When you leave kollel, it’s a major shift in your mindset and how you identify yourself, and you may have many confusing thoughts and feelings. This is how you can make sense of all of them.
Haven’t yet decided what career you want to pursue? Check out the first post in this series.
You’ve come to a decision. You’ve spoken with industry leaders, as well as with those working lower down on the totem pole. You and your wife have conferred with your mentor, and you’re both satisfied with what this career path may mean to you on a spiritual level. You’ve determined that this is it. The financial future looks good, expected hours are acceptable, the commute means you’ll be home for bedtime (yours? The kids’? Gotta look into that again). You’ve looked into what kind of education you’re going to need in order to move down the path you’ve chosen in a professionally respectable way. You’ve determined that it’s not beyond your reach.
Now comes the big step. It’s time to leave.
Up until now, your research and analysis has been theoretical. From here on, it’s real. This is going to be your life going forward. You’re going to feel the difference, both in terms of the practical and logistical details, and in terms of the spiritual parts of your life.
Whether you’re going cold turkey, jumping into full time school and driving an Uber on the side to pay the bills, or staying one or two sedorim in yeshiva while your plumbing business builds, there’s a feeling of loss when the average yungerman steps out of the beis medrash for the last time as a full time member of the kollel. It may seem like a small step for other men, but it’s a giant one for you.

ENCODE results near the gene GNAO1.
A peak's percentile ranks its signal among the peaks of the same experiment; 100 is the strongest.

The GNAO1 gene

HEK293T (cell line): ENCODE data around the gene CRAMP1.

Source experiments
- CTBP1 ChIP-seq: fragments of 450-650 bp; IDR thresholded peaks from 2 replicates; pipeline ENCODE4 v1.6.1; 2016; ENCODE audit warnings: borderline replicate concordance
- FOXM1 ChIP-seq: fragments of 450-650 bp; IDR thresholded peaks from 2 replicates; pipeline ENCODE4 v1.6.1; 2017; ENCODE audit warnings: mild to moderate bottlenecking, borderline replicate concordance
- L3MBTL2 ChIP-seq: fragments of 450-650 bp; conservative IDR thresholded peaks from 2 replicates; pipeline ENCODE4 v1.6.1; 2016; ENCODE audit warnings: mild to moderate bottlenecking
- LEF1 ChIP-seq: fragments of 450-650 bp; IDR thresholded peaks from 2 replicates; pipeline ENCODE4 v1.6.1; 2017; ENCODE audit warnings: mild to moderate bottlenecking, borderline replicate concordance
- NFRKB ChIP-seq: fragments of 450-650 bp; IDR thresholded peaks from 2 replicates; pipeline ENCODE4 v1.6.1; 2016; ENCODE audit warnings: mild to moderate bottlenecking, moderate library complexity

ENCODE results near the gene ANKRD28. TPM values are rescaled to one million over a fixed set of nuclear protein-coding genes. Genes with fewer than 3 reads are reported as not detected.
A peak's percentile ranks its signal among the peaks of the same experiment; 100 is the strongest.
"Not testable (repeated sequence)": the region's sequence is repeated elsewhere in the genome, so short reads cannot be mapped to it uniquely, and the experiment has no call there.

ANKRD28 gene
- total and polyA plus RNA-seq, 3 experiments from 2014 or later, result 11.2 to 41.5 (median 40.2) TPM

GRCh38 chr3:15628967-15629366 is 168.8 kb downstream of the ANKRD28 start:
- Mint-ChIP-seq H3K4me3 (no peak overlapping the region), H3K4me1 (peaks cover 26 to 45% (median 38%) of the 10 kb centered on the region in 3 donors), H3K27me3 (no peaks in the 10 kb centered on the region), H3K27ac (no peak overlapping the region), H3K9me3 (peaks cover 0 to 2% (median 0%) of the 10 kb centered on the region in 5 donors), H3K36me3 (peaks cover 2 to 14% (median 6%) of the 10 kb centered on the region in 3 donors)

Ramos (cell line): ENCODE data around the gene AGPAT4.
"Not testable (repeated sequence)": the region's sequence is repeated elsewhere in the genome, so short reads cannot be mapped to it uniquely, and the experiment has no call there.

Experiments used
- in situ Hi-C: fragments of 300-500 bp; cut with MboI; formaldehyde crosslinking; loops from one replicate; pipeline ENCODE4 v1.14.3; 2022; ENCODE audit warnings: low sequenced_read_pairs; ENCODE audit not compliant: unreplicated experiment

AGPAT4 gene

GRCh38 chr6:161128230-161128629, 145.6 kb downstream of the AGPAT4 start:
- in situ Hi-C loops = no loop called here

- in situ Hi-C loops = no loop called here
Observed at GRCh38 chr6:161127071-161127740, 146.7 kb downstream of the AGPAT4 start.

There are a lot of different factors that contribute to this particular difficulty. It’s worth sitting down with someone to sort through it. Here’s a brief sampling of thoughts that go through the minds of many people:
- “I failed.”
- “I’m scared.”
- “How will my friends look at me?”
- “How can I let my wife down like this? She married a learner, not a (fill in the blank).”
- “I’m never going to be able to learn again. My growing years are over.”
- “Hashem is upset at me because I didn’t learn/daven/ act appropriately. That’s why this happened.”
There are more, obviously. Everyone has their own experience to work through, their own mindset to struggle with. If you give it some thought, you may begin to notice that whatever mindset is present when you leave is closely related to the mindset you went in to kollel with. It may be the exact same one, or just a close extension. There’s nothing new under the sun in general, and certainly not in terms of your emotional reactions.
This is not an easy perspective to consider. While in yeshiva, you staved off that mindset, that little voice, by being involved in learning. Something about learning full time helped you to feel better about yourself. How can you combat these thoughts now? You’re going to need some kind of answer, and a valid one at that. The little voice won’t be satisfied with answers that don’t really address the core issues. It’s important to understand where these ideas originally stem from.